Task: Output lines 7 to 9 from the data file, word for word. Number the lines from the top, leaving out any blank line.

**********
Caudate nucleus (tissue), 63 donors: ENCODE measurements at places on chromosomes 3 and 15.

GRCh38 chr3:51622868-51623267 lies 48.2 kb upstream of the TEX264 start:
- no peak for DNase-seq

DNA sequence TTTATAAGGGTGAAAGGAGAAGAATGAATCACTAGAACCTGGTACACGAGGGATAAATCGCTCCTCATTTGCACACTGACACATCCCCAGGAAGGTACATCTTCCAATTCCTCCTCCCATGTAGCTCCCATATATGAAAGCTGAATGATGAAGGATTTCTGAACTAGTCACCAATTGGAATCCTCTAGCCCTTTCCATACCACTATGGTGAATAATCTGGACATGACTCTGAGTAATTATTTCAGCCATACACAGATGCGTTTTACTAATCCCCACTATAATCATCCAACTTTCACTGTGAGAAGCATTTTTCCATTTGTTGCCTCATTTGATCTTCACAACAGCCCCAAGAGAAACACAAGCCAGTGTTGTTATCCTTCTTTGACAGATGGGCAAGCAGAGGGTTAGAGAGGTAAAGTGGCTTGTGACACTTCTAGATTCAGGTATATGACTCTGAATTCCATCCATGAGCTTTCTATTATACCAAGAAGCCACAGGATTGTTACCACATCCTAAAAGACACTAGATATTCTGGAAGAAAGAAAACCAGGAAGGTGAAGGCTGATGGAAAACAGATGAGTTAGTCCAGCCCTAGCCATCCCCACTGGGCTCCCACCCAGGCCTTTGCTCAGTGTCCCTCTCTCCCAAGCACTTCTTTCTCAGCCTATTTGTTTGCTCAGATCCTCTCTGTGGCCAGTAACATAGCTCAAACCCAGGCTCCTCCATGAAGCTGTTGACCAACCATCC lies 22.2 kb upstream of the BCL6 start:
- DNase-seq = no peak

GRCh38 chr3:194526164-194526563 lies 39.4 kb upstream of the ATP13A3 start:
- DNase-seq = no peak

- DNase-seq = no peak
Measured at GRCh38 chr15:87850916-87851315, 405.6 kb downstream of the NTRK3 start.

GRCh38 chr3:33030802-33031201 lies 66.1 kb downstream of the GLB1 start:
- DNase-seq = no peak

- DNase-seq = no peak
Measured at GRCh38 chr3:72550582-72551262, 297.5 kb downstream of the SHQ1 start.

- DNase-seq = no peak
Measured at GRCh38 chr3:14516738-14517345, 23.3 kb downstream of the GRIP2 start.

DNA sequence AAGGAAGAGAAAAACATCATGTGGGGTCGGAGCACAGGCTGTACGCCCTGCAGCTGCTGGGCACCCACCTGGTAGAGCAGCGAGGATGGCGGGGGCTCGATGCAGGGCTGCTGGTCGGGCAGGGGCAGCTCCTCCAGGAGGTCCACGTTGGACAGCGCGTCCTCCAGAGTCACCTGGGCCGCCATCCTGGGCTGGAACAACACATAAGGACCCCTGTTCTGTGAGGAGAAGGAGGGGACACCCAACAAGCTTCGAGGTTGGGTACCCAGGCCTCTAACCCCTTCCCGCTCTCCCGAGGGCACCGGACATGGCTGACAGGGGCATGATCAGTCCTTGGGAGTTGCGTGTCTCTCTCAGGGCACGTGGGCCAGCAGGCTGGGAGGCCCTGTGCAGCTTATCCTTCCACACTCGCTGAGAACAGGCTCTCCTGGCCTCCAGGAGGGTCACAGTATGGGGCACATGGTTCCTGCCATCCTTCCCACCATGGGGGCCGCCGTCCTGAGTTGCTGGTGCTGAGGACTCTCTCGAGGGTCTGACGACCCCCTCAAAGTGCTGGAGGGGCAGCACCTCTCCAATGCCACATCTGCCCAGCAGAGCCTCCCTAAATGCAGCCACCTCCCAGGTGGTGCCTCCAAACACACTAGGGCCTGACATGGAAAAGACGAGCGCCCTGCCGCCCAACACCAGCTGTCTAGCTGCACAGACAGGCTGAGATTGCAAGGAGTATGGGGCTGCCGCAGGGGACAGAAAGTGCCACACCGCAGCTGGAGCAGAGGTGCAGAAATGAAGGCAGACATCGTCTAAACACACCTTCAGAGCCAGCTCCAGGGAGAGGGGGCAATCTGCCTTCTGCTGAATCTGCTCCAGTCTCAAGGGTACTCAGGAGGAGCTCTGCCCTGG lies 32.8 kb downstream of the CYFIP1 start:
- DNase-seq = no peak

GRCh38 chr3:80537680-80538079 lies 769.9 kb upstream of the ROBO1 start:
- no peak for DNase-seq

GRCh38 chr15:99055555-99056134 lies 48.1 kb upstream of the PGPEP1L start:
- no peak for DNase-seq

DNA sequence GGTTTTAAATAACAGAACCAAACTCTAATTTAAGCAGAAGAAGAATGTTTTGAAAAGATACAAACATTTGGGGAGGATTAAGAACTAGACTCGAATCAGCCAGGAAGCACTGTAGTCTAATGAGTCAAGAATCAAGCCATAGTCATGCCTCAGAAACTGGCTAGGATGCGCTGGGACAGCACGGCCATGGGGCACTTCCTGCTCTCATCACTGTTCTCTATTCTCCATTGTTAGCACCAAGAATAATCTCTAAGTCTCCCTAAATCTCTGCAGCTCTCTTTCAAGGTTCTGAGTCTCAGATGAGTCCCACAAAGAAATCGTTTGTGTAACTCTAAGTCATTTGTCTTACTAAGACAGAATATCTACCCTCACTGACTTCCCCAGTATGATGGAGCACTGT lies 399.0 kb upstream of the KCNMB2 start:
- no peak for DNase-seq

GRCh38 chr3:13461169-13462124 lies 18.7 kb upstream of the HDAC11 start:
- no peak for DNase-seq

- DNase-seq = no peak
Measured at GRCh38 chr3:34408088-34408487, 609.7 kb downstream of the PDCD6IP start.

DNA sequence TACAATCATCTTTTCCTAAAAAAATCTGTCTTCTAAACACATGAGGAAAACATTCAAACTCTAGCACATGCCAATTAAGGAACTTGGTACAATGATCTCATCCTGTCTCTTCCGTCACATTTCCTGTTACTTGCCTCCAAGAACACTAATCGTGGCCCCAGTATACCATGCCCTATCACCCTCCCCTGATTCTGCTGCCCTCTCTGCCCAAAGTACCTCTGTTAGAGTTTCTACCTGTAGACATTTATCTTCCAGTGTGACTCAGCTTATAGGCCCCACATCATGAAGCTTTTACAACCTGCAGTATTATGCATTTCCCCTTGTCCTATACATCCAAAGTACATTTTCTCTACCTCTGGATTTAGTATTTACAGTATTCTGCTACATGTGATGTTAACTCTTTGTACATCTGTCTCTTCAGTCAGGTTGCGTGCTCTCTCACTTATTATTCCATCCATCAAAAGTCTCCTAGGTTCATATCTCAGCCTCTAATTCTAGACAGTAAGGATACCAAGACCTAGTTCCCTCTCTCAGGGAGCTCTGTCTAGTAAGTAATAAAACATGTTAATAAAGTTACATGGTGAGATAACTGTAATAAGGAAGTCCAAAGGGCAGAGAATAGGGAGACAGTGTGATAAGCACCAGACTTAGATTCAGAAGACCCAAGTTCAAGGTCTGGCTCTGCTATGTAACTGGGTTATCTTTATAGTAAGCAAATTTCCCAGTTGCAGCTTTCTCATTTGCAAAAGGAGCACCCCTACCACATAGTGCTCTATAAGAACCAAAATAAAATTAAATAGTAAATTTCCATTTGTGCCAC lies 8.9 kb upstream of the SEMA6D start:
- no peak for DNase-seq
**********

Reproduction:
- DNase-seq = no peak

- DNase-seq = no peak
Measured at GRCh38 chr15:87850916-87851315, 405.6 kb downstream of the NTRK3 start.